Ensuring the future of insurance

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Insurance companies are doing their best to appear exciting and dynamic order to attract recruits. A better idea might be to raise their starting salaries.

In a speech earlier this month, Stephen Reid, managing director of Marsh's Risk Management Practice, bemoaned the fact that young people nowadays have little knowledge of the insurance sector.

According to Reid, insurance is not even "on the radar" of the so-called i-Pod generation, and the industry is in danger of losing out as a result.

Very true, says Robert Charles, a director of recruitment firm Joslin Rowe's insurance division. "Insurers don't do enough to publicise themselves," he says. "No one has heard of huge firms like Marsh or Aon, so they miss out on the cream of the graduate crop."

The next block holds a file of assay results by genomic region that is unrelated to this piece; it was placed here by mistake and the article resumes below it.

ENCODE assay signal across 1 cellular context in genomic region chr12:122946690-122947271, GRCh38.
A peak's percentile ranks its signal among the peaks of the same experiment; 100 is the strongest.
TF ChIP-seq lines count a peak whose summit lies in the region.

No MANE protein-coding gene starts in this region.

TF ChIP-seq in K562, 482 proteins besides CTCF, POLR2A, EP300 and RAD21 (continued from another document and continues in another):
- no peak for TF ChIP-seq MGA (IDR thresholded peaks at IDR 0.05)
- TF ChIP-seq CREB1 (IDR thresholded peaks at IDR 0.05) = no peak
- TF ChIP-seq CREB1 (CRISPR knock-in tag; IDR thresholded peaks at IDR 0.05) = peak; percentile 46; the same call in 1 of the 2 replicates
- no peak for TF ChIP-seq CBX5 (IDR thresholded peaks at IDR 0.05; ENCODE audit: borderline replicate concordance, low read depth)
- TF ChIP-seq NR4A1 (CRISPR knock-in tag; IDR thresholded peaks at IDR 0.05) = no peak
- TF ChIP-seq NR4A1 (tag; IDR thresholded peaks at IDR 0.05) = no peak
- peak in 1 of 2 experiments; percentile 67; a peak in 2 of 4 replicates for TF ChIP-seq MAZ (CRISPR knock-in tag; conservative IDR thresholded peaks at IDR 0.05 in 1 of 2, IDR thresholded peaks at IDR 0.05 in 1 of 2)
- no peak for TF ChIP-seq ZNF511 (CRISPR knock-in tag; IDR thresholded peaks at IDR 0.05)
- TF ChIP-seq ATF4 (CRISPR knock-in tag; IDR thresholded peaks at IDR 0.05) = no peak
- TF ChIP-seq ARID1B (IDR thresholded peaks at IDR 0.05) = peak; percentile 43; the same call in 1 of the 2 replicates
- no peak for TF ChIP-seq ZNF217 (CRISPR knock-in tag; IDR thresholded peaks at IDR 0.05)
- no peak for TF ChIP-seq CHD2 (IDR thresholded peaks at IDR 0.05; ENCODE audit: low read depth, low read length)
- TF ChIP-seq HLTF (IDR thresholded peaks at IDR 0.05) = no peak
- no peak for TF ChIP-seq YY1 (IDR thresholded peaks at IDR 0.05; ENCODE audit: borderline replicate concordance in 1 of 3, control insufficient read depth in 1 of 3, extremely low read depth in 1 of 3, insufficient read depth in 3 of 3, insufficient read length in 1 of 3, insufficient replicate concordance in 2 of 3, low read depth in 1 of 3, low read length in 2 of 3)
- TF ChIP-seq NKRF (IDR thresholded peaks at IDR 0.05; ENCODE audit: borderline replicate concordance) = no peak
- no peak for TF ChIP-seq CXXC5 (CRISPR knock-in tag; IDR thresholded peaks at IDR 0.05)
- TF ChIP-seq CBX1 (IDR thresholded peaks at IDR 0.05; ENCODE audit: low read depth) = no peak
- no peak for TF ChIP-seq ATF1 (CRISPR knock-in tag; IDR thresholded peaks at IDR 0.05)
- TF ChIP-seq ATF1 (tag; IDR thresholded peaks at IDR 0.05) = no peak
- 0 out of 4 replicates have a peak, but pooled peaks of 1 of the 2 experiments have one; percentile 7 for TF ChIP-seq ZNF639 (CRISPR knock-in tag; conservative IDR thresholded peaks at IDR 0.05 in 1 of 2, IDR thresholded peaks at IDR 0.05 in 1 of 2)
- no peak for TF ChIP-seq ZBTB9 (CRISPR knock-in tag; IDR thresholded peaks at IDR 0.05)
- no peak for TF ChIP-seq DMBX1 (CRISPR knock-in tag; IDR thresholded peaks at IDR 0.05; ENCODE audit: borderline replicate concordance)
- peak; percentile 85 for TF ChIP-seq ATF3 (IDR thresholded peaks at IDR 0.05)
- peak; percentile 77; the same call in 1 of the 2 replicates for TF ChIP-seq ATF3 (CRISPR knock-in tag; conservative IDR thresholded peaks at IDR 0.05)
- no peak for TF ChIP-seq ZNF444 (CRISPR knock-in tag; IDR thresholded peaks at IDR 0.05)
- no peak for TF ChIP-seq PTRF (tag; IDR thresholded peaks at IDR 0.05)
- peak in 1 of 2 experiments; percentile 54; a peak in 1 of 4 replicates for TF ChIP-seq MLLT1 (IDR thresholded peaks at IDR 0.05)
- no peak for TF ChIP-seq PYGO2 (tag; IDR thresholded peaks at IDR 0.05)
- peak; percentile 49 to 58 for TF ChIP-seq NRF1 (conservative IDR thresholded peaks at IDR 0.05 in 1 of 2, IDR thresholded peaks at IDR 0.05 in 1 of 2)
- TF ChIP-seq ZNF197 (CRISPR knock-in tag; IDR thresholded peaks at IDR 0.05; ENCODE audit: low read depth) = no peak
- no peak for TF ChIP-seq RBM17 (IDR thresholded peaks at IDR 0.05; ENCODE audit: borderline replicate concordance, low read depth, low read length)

However, starting salaries appear to be a significant sticking point. Charles says insurers offer good long-term remuneration and career paths. But he says insurers' graduate salaries of 20,000 to 25,000 just don't compete with those in the more glamorous industries (aka investment banking which pays university-leavers 40k plus).

David Gittings, Group Head of Risk at Wellington Underwriting plc, says the insurance industry is already trying to raise its sexiness quotient.

Royal & SunAlliance (R&SA), for example, is launching a new Technical Academy, created to strengthen 'technical mastery' in underwriting, claims and actuarial areas.

Gittings points to a Chartered Insurance Institute initiative designed to address misconceptions about insurance so its recruiters can come out of the shadows and start flaunting their wares.

Higher starting salaries might give them more to exhibit.

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